Eco 'meltdown' can 'slowdown' building of 'N' reactors: US official

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New Delhi, Nov 14 (UNI) As the G-20 meeting gets underway in Washington, the US feels that the current economic meltdown could probably slowdown the building of nuclear reactors (in India) as the two countries prepare to proceed further on the civilian nuclear agreement.

''Each country will have to see how to generate electricity and what part of nuclear energy to use...Economic slowdown will probably slowdown the building of nuclear reactors,'' Dr Dale E Klein, Chairman of the US Nuclear Regulatory Commission (NRC), a US government nuclear regulatory authority, said here today.

Addressing a press conference after a luncheon meeting, organised by the Confederation of Indian Industry (CII), Dr Klein said the NRC had received 17 licence applications for 26 reactors.

''Lots of that could be impacted...Credit crunch could impact the demand for global energy everywhere,'' he said in response to a question.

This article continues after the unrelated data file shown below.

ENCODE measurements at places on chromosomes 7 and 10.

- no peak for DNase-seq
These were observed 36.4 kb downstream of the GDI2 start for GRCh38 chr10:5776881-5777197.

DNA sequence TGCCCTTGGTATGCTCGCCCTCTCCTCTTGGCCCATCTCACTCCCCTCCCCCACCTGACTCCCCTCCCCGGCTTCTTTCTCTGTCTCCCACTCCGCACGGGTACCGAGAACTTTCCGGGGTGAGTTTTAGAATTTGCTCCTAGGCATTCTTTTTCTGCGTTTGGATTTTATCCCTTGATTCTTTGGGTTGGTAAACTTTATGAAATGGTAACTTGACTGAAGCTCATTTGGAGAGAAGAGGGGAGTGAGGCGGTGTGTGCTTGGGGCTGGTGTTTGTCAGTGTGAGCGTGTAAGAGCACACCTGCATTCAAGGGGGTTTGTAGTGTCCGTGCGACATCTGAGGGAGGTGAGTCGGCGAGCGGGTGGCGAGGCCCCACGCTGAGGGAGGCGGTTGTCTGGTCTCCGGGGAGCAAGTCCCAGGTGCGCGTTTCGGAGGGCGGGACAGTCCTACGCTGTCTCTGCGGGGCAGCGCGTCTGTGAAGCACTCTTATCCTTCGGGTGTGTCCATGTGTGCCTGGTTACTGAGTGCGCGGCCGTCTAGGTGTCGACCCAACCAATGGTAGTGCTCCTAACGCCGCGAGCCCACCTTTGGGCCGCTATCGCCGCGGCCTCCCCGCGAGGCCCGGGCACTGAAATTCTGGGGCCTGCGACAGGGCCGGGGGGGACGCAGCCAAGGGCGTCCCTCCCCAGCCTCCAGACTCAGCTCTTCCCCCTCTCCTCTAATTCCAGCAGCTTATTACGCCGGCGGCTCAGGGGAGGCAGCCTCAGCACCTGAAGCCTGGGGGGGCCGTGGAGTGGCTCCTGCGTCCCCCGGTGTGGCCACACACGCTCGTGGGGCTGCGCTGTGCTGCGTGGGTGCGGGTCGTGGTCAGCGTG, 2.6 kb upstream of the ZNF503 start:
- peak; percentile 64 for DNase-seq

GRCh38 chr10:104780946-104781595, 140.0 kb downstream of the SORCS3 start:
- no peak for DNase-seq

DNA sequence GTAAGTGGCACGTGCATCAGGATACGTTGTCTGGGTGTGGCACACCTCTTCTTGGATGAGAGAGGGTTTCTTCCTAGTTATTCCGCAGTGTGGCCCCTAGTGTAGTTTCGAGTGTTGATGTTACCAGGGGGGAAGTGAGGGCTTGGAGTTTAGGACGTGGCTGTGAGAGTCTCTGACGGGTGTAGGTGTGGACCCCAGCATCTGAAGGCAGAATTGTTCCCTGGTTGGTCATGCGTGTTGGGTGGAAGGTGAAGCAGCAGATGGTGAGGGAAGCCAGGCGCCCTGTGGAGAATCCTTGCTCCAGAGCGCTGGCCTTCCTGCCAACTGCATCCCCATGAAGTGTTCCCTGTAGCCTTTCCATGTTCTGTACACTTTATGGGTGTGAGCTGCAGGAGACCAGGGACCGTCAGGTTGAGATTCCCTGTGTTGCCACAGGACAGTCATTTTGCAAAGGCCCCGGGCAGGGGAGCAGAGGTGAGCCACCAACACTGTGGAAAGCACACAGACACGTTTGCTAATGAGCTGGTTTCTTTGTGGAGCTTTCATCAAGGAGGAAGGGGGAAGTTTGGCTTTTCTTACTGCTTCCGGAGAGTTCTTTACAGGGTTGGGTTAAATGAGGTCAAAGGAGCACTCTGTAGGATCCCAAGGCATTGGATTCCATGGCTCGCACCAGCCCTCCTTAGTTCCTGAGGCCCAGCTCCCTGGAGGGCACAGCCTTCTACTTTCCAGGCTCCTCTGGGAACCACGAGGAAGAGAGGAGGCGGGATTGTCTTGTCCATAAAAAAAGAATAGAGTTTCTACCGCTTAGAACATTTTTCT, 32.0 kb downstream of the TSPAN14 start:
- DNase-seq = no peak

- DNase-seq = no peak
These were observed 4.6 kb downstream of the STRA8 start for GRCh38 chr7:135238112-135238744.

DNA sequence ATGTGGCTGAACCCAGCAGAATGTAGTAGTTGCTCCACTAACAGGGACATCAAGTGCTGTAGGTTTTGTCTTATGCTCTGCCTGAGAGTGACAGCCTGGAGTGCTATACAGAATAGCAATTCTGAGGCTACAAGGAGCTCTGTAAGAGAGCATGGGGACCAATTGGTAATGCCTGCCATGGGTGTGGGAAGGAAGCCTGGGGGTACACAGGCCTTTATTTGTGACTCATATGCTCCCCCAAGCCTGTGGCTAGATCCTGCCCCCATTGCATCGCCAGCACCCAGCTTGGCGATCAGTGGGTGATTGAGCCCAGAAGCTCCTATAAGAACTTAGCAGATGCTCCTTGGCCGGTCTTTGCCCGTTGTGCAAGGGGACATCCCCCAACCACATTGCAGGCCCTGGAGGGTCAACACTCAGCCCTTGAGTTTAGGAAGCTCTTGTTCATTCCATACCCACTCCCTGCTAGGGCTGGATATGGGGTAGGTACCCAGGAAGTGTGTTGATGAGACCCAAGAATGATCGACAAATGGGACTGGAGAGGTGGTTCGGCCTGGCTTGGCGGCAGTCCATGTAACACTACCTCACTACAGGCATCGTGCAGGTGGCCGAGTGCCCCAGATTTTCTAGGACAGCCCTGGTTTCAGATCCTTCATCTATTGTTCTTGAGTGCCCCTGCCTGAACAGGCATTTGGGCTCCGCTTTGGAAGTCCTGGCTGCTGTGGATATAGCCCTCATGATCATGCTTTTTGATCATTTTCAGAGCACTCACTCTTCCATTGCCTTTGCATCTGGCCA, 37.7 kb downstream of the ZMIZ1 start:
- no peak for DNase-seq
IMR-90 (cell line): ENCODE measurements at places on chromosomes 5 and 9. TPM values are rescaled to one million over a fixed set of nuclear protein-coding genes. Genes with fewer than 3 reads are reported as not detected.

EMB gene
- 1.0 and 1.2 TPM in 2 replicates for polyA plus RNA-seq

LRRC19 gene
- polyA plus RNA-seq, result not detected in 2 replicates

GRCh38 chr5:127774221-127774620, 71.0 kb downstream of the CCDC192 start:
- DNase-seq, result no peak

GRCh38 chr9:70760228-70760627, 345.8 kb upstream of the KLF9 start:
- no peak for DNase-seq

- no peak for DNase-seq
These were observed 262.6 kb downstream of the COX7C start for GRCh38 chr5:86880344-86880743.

Earlier in his address on 'India's Civilian Nuclear Passport,' he said the NRC expected to receive ''as many as two dozen pplications'' for more than 30 units by the end of 2009.

US Ambassador to India, David Mulford, in his keynote address at the function, said even though the civilian nuclear deal was a ''great accomplishment,'' the next step would be no less difficult than what had been already achieved.

He said building a large, world class civil nuclear industry in India would require time, capital, ingenuity, competitve technology, a sound regulatory architecture, private sector input and a true political commitment to excellence.

He stressed the need for India to have public-private civilian nuclear strategy that established sound and transparent policies laying the groundwork for large scale and competitive electricity production.

Introducing a few more small reactors that produce power for an inefficient electric power system would not give the results that India was seeking, he added.

Pointing out that India would be competing with the US and other countries to access foreign capital and technology, Mr Mulford hoped that India would be the ''birthplace'' of a major international civil nuclear industry but warned that earning that place would be a major challenge.

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